Super Tuesday | Trump and Biden accumulate victories

(Washington) President Joe Biden and former President Donald Trump began piling up victories as states across the country held Super Tuesday elections, bringing them closer to a historic rematch that many voters would rather not have to suffer. The results could increase pressure on Nikki Haley, Mr. Trump’s last major rival, to leave the race.




Super Tuesday elections are taking place in 16 states and one territory, from Alaska to California to Vermont and Virginia. Hundreds of delegates are at stake, representing the largest number of delegates for either party in a single day.

Mr. Biden and Mr. Trump won Maine, Oklahoma, Virginia, North Carolina and Tennessee. Mr. Biden also won Democratic primaries in Massachusetts, Vermont and Iowa.

Although much of the focus is on the presidential race, important subsequent elections also take place. California voters will choose candidates who will compete to fill the Senate seat long held by Dianne Feinstein.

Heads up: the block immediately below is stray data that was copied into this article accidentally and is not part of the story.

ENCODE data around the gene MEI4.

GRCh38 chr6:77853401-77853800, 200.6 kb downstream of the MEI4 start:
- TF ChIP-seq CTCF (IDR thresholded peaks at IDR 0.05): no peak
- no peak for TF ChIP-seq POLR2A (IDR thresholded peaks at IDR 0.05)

The gubernatorial race has taken shape in North Carolina, where Republican Lt. Gov. Mark Robinson and Democratic Attorney General Josh Stein will face off in a state that both parties are fiercely contesting heading into November.

The spotlight, however, remains on Mr. Biden, 81, and Mr. Trump, 77, who continue to dominate their parties despite both facing questions about their age and neither enjoying of great popularity with the general electorate.

Neither Mr. Trump nor Mr. Biden will be able to officially secure their party’s nomination on Super Tuesday. The earliest either can become their party’s presumptive nominee is March 12 for Trump and March 19 for Biden.

The final days before Tuesday demonstrated the unique nature of this year’s campaign. Rather than touring the states where the primaries are taking place, MM. Biden and Trump held rival events last week along the U.S.-Mexico border, each seeking to gain an advantage in the increasingly tense immigration debate.

After the Supreme Court’s 9-0 decision Monday to reinstate Mr. Trump on the primary ballot following attempts to ban him for his role in sparking the Capitol riot, Mr. Trump referred to the 91 criminal charges against him accusing Mr. Biden of using the courts for political purposes.